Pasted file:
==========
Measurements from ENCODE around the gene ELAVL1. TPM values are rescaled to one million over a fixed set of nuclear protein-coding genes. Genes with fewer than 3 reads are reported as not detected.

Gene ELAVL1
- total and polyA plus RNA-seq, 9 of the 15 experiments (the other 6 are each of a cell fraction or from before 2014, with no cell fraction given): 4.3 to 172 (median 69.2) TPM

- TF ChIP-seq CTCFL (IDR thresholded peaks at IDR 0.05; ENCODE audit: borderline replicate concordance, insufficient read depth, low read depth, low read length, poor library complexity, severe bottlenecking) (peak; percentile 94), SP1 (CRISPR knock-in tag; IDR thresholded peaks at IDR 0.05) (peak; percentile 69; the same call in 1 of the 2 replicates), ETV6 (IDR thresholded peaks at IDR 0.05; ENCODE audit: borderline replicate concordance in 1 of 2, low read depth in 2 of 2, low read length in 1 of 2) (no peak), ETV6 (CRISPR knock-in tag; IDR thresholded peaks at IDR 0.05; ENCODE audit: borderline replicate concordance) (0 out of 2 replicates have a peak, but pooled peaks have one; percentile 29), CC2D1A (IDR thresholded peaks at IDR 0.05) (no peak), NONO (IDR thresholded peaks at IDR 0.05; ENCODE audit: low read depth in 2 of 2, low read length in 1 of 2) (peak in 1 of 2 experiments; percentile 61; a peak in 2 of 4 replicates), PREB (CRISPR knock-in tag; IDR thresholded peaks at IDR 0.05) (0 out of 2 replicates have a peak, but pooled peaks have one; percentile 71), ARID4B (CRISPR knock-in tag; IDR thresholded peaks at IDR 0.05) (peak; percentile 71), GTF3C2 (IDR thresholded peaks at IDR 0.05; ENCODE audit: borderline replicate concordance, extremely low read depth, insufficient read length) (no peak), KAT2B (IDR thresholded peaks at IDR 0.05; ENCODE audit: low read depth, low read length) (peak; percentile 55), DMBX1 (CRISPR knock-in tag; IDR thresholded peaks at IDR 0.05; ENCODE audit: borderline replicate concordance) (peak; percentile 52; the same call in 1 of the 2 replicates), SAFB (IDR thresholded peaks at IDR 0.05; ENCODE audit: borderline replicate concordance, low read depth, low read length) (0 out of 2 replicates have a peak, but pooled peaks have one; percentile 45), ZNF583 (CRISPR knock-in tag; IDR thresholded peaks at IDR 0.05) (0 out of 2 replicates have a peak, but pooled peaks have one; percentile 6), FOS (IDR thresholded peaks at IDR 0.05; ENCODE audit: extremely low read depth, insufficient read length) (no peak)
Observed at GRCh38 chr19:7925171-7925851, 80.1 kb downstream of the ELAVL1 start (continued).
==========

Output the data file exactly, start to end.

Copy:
Measurements from ENCODE around the gene ELAVL1. TPM values are rescaled to one million over a fixed set of nuclear protein-coding genes. Genes with fewer than 3 reads are reported as not detected.

Gene ELAVL1
- total and polyA plus RNA-seq, 9 of the 15 experiments (the other 6 are each of a cell fraction or from before 2014, with no cell fraction given): 4.3 to 172 (median 69.2) TPM

- TF ChIP-seq CTCFL (IDR thresholded peaks at IDR 0.05; ENCODE audit: borderline replicate concordance, insufficient read depth, low read depth, low read length, poor library complexity, severe bottlenecking) (peak; percentile 94), SP1 (CRISPR knock-in tag; IDR thresholded peaks at IDR 0.05) (peak; percentile 69; the same call in 1 of the 2 replicates), ETV6 (IDR thresholded peaks at IDR 0.05; ENCODE audit: borderline replicate concordance in 1 of 2, low read depth in 2 of 2, low read length in 1 of 2) (no peak), ETV6 (CRISPR knock-in tag; IDR thresholded peaks at IDR 0.05; ENCODE audit: borderline replicate concordance) (0 out of 2 replicates have a peak, but pooled peaks have one; percentile 29), CC2D1A (IDR thresholded peaks at IDR 0.05) (no peak), NONO (IDR thresholded peaks at IDR 0.05; ENCODE audit: low read depth in 2 of 2, low read length in 1 of 2) (peak in 1 of 2 experiments; percentile 61; a peak in 2 of 4 replicates), PREB (CRISPR knock-in tag; IDR thresholded peaks at IDR 0.05) (0 out of 2 replicates have a peak, but pooled peaks have one; percentile 71), ARID4B (CRISPR knock-in tag; IDR thresholded peaks at IDR 0.05) (peak; percentile 71), GTF3C2 (IDR thresholded peaks at IDR 0.05; ENCODE audit: borderline replicate concordance, extremely low read depth, insufficient read length) (no peak), KAT2B (IDR thresholded peaks at IDR 0.05; ENCODE audit: low read depth, low read length) (peak; percentile 55), DMBX1 (CRISPR knock-in tag; IDR thresholded peaks at IDR 0.05; ENCODE audit: borderline replicate concordance) (peak; percentile 52; the same call in 1 of the 2 replicates), SAFB (IDR thresholded peaks at IDR 0.05; ENCODE audit: borderline replicate concordance, low read depth, low read length) (0 out of 2 replicates have a peak, but pooled peaks have one; percentile 45), ZNF583 (CRISPR knock-in tag; IDR thresholded peaks at IDR 0.05) (0 out of 2 replicates have a peak, but pooled peaks have one; percentile 6), FOS (IDR thresholded peaks at IDR 0.05; ENCODE audit: extremely low read depth, insufficient read length) (no peak)
Observed at GRCh38 chr19:7925171-7925851, 80.1 kb downstream of the ELAVL1 start (continued).